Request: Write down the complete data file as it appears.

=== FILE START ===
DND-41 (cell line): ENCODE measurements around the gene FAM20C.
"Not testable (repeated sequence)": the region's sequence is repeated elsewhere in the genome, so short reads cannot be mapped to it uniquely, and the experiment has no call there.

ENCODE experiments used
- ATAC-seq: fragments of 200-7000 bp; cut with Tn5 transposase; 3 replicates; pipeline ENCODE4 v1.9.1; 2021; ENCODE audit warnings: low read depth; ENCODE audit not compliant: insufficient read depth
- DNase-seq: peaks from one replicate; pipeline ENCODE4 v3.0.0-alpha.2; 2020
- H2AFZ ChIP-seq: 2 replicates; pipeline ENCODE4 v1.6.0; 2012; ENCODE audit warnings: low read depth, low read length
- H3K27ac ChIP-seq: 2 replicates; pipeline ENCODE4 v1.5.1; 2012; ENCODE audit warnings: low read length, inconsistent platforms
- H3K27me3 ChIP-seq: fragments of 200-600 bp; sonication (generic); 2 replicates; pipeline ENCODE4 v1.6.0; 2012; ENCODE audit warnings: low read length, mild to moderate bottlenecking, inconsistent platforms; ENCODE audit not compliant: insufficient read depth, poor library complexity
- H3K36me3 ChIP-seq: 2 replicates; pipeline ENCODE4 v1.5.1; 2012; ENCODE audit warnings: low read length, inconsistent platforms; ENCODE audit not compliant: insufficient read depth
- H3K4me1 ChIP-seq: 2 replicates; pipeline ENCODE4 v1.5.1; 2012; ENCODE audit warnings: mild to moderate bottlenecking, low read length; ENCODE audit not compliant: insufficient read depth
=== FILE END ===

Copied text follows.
DND-41 (cell line): ENCODE measurements around the gene FAM20C.
"Not testable (repeated sequence)": the region's sequence is repeated elsewhere in the genome, so short reads cannot be mapped to it uniquely, and the experiment has no call there.

ENCODE experiments used
- ATAC-seq: fragments of 200-7000 bp; cut with Tn5 transposase; 3 replicates; pipeline ENCODE4 v1.9.1; 2021; ENCODE audit warnings: low read depth; ENCODE audit not compliant: insufficient read depth
- DNase-seq: peaks from one replicate; pipeline ENCODE4 v3.0.0-alpha.2; 2020
- H2AFZ ChIP-seq: 2 replicates; pipeline ENCODE4 v1.6.0; 2012; ENCODE audit warnings: low read depth, low read length
- H3K27ac ChIP-seq: 2 replicates; pipeline ENCODE4 v1.5.1; 2012; ENCODE audit warnings: low read length, inconsistent platforms
- H3K27me3 ChIP-seq: fragments of 200-600 bp; sonication (generic); 2 replicates; pipeline ENCODE4 v1.6.0; 2012; ENCODE audit warnings: low read length, mild to moderate bottlenecking, inconsistent platforms; ENCODE audit not compliant: insufficient read depth, poor library complexity
- H3K36me3 ChIP-seq: 2 replicates; pipeline ENCODE4 v1.5.1; 2012; ENCODE audit warnings: low read length, inconsistent platforms; ENCODE audit not compliant: insufficient read depth
- H3K4me1 ChIP-seq: 2 replicates; pipeline ENCODE4 v1.5.1; 2012; ENCODE audit warnings: mild to moderate bottlenecking, low read length; ENCODE audit not compliant: insufficient read depth